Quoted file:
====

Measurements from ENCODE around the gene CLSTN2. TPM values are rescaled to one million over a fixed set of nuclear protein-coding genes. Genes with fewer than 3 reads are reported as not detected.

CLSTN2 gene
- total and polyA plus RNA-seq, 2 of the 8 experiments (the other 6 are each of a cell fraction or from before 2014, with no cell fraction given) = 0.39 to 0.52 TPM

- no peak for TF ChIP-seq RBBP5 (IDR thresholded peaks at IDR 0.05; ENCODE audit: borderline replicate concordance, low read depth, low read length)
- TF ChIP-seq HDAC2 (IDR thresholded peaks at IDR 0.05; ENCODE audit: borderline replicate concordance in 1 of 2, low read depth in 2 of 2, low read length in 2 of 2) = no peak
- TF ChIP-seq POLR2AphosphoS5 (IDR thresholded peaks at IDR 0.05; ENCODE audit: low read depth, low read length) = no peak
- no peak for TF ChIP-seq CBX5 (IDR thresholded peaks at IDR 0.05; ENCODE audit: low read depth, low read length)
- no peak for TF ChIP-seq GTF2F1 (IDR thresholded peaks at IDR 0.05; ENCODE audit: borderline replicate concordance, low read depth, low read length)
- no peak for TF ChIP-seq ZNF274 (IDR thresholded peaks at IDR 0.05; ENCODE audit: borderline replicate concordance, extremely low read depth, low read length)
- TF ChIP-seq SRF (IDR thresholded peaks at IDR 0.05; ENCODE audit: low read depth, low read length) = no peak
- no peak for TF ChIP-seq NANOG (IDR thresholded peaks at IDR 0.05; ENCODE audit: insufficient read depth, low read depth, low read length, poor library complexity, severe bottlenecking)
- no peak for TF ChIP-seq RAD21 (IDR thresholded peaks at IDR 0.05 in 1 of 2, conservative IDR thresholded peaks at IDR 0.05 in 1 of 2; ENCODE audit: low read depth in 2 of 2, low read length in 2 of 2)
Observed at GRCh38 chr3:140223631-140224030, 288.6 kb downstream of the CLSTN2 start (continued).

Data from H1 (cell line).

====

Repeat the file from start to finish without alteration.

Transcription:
Measurements from ENCODE around the gene CLSTN2. TPM values are rescaled to one million over a fixed set of nuclear protein-coding genes. Genes with fewer than 3 reads are reported as not detected.

CLSTN2 gene
- total and polyA plus RNA-seq, 2 of the 8 experiments (the other 6 are each of a cell fraction or from before 2014, with no cell fraction given) = 0.39 to 0.52 TPM

- no peak for TF ChIP-seq RBBP5 (IDR thresholded peaks at IDR 0.05; ENCODE audit: borderline replicate concordance, low read depth, low read length)
- TF ChIP-seq HDAC2 (IDR thresholded peaks at IDR 0.05; ENCODE audit: borderline replicate concordance in 1 of 2, low read depth in 2 of 2, low read length in 2 of 2) = no peak
- TF ChIP-seq POLR2AphosphoS5 (IDR thresholded peaks at IDR 0.05; ENCODE audit: low read depth, low read length) = no peak
- no peak for TF ChIP-seq CBX5 (IDR thresholded peaks at IDR 0.05; ENCODE audit: low read depth, low read length)
- no peak for TF ChIP-seq GTF2F1 (IDR thresholded peaks at IDR 0.05; ENCODE audit: borderline replicate concordance, low read depth, low read length)
- no peak for TF ChIP-seq ZNF274 (IDR thresholded peaks at IDR 0.05; ENCODE audit: borderline replicate concordance, extremely low read depth, low read length)
- TF ChIP-seq SRF (IDR thresholded peaks at IDR 0.05; ENCODE audit: low read depth, low read length) = no peak
- no peak for TF ChIP-seq NANOG (IDR thresholded peaks at IDR 0.05; ENCODE audit: insufficient read depth, low read depth, low read length, poor library complexity, severe bottlenecking)
- no peak for TF ChIP-seq RAD21 (IDR thresholded peaks at IDR 0.05 in 1 of 2, conservative IDR thresholded peaks at IDR 0.05 in 1 of 2; ENCODE audit: low read depth in 2 of 2, low read length in 2 of 2)
Observed at GRCh38 chr3:140223631-140224030, 288.6 kb downstream of the CLSTN2 start (continued).

Data from H1 (cell line).